Since the beginning of July, a virtual reality environment makes the neutrino experiment KATRIN at KIT accessible to everyone

Do neutrinos have a mass? This question is considered one of the greatest mysteries of natural science. At KIT, the Karlsruhe Institute of Technology, they are trying to find the answer with KATRIN.

To do so, one must know that neutrinos are the lightest, most abundant, but also most puzzling mass-bearing particles in our universe. They are electrically neutral and interact with their environment only via gravity and the so-called weak force. For a long time neutrinos were described as massless particles, until in recent years it could be observed that they do have a small mass.

Within the framework of KATRIN, an international project in basic physics research, the neutrino mass is now being determined to within 0.2 eV/c2. Currently, around 200 researchers* from Europe and the USA are working on the “visionary tritium beta decay experiment”, which uses a high-resolution spectrometer with a diameter of ten meters.

Sounds complicated? It is. But KIT has nevertheless come up with something to make KATRIN accessible to everyone.

Thanks to the VR environment, everyone can experiment with KATRIN

In principle, large-scale experiments like KATRIN take place behind closed doors – on the one hand for security reasons, and on the other hand so as not to disturb ongoing research work.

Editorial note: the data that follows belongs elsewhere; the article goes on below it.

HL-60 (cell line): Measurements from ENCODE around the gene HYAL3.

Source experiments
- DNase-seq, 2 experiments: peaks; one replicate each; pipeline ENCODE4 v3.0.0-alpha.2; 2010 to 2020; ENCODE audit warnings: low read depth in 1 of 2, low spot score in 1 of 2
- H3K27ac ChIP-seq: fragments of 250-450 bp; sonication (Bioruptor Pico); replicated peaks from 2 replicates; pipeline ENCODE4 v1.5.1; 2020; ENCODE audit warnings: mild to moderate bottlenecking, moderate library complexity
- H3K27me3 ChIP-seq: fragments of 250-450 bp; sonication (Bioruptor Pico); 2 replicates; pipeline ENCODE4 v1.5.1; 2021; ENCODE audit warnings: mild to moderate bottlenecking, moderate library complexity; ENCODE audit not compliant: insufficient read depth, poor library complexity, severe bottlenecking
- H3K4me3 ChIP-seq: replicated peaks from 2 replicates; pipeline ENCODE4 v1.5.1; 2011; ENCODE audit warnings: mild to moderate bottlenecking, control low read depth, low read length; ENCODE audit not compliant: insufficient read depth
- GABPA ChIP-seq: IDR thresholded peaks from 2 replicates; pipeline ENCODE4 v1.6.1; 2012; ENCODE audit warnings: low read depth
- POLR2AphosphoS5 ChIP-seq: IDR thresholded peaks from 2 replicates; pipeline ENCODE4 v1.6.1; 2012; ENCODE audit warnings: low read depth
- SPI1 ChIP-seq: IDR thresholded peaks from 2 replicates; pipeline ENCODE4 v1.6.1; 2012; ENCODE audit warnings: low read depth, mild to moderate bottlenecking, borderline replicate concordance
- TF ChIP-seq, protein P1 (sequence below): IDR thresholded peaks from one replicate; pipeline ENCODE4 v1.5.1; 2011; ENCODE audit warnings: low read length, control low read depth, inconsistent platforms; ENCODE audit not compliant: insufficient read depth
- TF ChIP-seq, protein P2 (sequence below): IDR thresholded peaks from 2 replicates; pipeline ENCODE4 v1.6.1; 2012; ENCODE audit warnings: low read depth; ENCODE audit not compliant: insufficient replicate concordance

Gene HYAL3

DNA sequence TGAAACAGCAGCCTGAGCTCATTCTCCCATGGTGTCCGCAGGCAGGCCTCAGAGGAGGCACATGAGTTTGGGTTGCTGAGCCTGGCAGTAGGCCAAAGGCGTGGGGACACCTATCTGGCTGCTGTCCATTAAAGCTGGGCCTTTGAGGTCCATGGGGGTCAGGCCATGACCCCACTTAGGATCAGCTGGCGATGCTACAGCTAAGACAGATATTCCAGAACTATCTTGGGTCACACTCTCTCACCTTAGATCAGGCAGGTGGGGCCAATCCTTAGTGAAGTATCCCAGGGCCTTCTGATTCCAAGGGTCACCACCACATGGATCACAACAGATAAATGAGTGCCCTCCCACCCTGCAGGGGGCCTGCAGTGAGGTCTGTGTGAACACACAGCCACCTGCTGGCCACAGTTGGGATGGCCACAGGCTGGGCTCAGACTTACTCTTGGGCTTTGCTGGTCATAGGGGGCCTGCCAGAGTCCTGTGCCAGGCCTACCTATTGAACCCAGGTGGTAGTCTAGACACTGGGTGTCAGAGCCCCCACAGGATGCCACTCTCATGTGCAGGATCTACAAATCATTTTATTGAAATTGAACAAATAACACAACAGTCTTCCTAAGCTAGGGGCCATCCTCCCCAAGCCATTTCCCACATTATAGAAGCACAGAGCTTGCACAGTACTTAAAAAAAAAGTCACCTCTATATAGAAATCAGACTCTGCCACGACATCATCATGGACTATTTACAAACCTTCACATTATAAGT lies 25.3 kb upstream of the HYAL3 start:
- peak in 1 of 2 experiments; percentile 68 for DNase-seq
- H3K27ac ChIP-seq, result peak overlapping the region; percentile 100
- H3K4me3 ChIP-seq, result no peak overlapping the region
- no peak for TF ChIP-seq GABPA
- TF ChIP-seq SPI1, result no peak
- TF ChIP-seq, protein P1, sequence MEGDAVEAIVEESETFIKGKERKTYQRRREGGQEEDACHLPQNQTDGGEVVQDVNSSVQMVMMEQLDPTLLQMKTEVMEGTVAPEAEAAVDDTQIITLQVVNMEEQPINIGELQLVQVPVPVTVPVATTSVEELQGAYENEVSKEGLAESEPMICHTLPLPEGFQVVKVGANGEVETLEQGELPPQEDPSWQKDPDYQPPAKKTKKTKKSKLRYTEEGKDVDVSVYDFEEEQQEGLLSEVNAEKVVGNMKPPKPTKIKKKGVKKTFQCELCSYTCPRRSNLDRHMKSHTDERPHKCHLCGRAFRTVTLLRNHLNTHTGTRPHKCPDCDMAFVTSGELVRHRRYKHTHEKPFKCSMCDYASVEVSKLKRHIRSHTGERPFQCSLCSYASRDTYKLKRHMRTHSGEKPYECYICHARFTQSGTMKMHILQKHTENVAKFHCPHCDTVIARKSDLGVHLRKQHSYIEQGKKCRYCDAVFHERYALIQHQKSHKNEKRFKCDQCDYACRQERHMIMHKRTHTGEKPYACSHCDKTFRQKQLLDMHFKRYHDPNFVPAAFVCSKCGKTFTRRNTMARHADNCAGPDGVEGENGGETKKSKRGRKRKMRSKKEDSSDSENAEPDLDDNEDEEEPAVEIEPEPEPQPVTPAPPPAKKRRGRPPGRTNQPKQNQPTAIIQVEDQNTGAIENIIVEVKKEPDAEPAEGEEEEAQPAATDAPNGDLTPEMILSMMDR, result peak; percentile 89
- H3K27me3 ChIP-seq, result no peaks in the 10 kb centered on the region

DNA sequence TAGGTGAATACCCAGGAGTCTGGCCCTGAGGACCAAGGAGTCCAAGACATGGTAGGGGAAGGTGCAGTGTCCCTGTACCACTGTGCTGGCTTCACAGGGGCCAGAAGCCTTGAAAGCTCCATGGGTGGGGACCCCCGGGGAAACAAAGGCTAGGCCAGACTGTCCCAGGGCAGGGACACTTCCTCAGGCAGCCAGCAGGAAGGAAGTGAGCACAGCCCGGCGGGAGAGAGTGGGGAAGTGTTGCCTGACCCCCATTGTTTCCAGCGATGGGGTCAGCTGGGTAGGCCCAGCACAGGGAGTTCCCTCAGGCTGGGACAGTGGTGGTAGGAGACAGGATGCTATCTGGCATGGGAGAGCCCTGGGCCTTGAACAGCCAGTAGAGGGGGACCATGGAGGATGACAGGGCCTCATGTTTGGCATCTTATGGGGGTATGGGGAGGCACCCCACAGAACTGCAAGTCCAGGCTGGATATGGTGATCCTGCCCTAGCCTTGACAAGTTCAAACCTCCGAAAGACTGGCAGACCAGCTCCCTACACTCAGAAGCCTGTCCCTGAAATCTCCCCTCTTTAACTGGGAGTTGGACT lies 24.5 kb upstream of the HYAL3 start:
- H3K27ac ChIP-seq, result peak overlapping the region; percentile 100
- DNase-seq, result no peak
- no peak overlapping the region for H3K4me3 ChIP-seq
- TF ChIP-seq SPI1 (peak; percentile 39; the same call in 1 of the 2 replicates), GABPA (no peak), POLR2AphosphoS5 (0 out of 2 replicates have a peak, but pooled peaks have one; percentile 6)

Nevertheless, it was important to KIT that all people interested in the topic can take a look behind the scenes – and so a novel VR application was developed in the research project “Science In Presentations” in cooperation with the National Institute for Science Communication (NaWik).

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The focus is on photorealistic 360-degree views of the experimental setup of the KATRIN experiment at KIT. Users can choose between a guided tour with scientists explaining the research, or they can go off on their own. Users can navigate from room to room, talk to virtual researchers, and even perform interactive experiments on the spectrometer themselves.

Interested parties can access the VR application via this link in their browser and go exploring directly on their PC, tablet or smartphone.

Virtual reality applications in teaching

In the future, however, not only the public will benefit from such virtual reality applications, but also teaching. Currently, NaWik and the KIT Center for Elementary Particle and Astroparticle Physics (KCETA) are further developing the VR application so that students can also gain practical experience in virtual space.

The project is funded by the KIT “Research Infrastructures in Research-Oriented Teaching” grant within the framework of the Excellence Strategy of the German federal and state governments.

The screenshot from the VR application shows a researcher giving users insights into his work

Credit: KATRIN

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